It seems like everyone wants to study in the Netherlands these days. The huge influx of international students in Holland has been simultaneously welcomed and shunned (depending on who you are). Here’s why so many people want to study at a Dutch university.
The ever-increasing flow of internationals has been mostly welcomed by universities, with courses such as ‘International Relations’ and ‘Dutch Studies’ appealing to a more international classroom demographic. Those not so happy about this influx include Dutch students. They see these courses as appealing to internationals in order to bring in more money for the uni, whilst reducing the spaces and amenities for actual Dutch students.
Of course, the influx of internationals is always going to be a double-edged sword. On one hand, you have an already extremely welcoming society continuing its tradition of multiculturalism. On the other hand, you have more demand for student resources, such as affordable student housing which is already in short supply.
So, why is it that there are so many international students in the Netherlands? As an international myself, I’d like to think that I can shed some light on this.
Why study in the Netherlands: Tuition Fees
Firstly – and most importantly – is the relative affordability of studying in the Netherlands. Usually, the idea of studying abroad is off the table when one considers the costs involved. However, when it comes to the Netherlands, it can actually be cost-saving in some cases.
Tuition fees for EU/ESSA students in the Netherlands can start at €700 – €2000 for a bachelors or €2000 – €5000 for a masters. For non EU students, prices range between €6000 – €12000 for a bachelors and €8000 – €20000 for a masters. If you enroll in a bachelors, there’s even a possibility of paying half the price for your first year if you have never studied in the Netherlands before.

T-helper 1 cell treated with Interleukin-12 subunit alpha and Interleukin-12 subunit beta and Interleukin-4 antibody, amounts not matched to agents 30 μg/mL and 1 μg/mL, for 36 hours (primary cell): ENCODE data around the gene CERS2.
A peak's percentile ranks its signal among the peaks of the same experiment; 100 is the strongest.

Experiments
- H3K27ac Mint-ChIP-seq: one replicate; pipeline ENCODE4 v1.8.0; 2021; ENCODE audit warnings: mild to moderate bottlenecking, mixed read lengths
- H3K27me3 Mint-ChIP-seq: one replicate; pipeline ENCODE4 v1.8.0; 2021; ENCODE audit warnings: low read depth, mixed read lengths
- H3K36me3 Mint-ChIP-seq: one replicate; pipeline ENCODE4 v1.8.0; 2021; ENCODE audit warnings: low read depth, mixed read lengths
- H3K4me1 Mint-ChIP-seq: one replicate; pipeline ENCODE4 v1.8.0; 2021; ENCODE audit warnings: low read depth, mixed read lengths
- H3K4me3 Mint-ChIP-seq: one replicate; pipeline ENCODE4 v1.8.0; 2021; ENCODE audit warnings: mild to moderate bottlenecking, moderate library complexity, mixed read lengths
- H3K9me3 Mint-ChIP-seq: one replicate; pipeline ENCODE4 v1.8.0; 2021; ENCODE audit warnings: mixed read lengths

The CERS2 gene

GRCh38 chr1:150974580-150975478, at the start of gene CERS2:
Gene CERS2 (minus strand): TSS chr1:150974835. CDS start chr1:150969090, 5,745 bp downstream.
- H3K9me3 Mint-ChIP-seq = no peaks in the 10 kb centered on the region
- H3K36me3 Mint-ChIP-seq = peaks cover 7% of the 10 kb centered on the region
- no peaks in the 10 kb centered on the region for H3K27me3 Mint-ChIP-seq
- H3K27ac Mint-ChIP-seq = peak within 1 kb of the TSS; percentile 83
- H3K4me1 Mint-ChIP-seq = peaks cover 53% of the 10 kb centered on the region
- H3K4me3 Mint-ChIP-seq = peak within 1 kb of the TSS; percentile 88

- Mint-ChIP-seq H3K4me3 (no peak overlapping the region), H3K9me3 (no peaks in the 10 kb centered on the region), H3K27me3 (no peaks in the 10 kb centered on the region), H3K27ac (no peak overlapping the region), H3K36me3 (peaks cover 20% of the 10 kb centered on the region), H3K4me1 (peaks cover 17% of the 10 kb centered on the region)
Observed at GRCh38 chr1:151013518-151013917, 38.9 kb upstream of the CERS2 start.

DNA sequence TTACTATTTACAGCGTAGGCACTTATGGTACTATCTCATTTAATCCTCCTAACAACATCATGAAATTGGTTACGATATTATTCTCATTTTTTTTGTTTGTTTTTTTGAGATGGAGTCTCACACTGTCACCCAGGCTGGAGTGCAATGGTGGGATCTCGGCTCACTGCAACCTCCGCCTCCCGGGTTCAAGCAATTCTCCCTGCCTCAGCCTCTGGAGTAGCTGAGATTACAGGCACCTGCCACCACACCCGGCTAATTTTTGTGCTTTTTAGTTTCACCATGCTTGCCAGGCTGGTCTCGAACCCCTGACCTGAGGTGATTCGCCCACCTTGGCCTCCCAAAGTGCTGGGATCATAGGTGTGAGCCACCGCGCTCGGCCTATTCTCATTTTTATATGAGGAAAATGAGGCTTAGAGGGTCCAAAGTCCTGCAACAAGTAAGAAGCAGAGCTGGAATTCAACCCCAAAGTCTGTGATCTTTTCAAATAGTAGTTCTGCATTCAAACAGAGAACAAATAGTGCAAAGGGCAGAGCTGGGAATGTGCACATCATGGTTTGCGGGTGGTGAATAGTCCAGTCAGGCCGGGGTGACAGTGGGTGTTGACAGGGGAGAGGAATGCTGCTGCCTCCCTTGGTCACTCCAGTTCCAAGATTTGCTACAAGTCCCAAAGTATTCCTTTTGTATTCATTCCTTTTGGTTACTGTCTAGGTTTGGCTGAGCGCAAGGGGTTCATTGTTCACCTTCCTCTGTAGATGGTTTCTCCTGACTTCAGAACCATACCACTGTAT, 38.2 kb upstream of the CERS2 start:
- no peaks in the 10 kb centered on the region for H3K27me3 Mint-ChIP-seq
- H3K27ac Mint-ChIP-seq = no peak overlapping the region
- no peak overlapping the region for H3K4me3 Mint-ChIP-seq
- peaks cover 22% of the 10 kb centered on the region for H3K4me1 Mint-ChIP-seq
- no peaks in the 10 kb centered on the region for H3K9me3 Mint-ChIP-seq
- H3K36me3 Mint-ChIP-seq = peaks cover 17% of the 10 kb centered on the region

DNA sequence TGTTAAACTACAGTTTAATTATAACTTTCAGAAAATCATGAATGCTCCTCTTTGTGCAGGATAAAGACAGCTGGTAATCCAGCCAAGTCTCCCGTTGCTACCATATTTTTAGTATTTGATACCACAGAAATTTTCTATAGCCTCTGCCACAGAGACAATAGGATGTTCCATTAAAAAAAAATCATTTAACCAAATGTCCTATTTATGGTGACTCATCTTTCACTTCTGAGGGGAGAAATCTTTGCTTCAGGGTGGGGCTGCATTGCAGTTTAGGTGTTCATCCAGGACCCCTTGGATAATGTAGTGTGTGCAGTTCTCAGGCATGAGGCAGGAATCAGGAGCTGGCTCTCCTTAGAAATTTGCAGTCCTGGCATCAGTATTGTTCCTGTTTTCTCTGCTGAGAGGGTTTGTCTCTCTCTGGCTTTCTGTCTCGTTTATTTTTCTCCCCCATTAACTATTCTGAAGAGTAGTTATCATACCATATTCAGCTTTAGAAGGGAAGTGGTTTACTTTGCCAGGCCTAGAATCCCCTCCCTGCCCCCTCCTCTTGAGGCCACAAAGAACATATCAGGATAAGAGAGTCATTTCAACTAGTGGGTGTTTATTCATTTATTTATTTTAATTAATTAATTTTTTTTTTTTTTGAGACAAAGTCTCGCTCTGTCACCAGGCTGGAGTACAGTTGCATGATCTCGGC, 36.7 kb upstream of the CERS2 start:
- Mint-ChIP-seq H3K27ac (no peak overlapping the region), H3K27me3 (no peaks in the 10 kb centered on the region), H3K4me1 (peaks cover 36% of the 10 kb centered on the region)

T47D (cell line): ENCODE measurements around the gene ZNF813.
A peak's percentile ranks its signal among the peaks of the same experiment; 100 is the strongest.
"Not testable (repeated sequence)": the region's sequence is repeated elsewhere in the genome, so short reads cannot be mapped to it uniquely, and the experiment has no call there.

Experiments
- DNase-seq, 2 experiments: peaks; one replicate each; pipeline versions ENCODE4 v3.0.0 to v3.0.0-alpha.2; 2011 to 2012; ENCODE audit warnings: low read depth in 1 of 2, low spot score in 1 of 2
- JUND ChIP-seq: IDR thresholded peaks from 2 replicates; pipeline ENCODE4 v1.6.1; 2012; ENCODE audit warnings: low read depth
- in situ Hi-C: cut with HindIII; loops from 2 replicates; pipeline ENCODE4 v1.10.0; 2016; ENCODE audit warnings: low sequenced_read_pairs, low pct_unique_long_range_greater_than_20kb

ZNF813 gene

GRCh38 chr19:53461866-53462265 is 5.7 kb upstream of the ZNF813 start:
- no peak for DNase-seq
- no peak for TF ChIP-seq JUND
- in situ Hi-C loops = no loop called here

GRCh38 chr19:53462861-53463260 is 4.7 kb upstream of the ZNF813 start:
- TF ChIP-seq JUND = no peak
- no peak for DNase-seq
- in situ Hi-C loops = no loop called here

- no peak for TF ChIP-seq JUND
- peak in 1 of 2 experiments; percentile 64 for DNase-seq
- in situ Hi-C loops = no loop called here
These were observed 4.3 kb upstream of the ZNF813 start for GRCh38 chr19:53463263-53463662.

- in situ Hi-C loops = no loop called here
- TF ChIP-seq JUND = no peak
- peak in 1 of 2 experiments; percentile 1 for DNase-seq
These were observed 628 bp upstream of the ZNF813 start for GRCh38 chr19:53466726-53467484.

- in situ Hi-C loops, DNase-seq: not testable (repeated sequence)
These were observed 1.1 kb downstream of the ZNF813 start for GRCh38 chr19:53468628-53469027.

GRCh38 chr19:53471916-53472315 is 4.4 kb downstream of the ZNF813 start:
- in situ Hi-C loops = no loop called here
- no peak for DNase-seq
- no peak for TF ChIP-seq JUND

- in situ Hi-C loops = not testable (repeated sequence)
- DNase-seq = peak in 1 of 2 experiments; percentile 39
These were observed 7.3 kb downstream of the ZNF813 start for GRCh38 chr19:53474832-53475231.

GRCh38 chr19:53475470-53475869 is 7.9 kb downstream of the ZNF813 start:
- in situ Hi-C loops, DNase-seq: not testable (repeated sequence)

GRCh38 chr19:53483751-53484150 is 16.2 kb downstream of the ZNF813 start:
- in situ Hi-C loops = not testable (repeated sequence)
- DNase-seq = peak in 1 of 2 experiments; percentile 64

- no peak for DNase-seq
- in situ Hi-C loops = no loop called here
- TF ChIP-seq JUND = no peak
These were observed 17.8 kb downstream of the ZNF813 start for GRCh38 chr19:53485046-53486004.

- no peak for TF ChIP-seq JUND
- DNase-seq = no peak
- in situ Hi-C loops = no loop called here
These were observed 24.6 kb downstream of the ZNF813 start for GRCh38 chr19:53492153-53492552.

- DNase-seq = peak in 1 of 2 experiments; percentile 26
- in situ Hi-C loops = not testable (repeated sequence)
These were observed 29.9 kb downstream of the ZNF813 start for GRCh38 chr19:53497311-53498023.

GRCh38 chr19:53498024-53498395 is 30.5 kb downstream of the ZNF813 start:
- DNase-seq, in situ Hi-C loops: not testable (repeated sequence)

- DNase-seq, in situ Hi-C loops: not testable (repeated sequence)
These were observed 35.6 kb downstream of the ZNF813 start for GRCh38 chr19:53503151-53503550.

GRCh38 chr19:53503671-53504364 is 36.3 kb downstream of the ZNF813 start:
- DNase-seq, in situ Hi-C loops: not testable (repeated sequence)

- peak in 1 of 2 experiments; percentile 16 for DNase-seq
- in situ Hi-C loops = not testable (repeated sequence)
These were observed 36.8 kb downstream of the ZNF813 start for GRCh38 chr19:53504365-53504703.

Whilst this is hardly cheap (especially in the case of non EU students), it is still considerably less than what most people are expected to pay in their home country. In my case, the prospect of doing a masters begins with a tuition fee of €8000 – €10000, and that is before accommodation and living costs. The story is all too similar for the UK, US and Australia.
Why study in Holland: Housing
Of course, there is another obvious cost that needs to be added to this: accommodation. The words ‘housing crisis’ are unfortunately prevalent in student cities across the globe. The student protests in Amsterdam last week have shown us that this is no different for students in the Netherlands.
However, this comes as an echo to many of the same events which unfolded just a week previously in Ireland. It’s a problem which unfortunately resonates with most students around the world at this point. This makes the issue of housing in the Netherlands no less dire, but it seems that avoiding a housing crisis is a luxury that students in this day and age cannot enjoy. The best we can do is to avoid costs of other sorts; by paying less tuition, for instance.
Why study in the Netherlands: Community
Another appeal to students is that the Netherlands is home to a vast international community. Part of the country’s global identity is that it is comprised of so many different ethnicities, religions, cultures and foods. It seems that even if you are nervous to leave your own country, you will always find a bit of it in the Netherlands – and even better.
International student societies are alive and kicking across the country. If you want to try integrating yourself further, Dutch student societies are equally as welcoming. So, what are you waiting for? There are people to meet and cultures to discover!
Why study in Holland: The Randstand
The Netherlands is also unique in terms of geography. The Randstad essentially acts as a ring of cities in which one can find placement/employment and not worry too much about long commutes or displacing yourself. If you settle down in one city, such as Leiden, you are not excluded from the opportunity to work in another city, such as Amsterdam or Utrecht (a unique luxury when it comes to finding work). Plus, the Randstad encircles The Green Heart, a vast area of countryside into which you can escape the rush of the cities. It’s the best of both worlds!
Considering making the leap? Find out more about student life in The Netherlands with DutchReview, or if you’re willing, plan a trip for yourself and your family members by attending the bi-annual University Open Days, a list of which can be found on this website.
Buy yourself a stroopwaffel and see it for yourself!
Are there any other reasons why everyone wants to study in the Netherlands? Let us know in the comments below!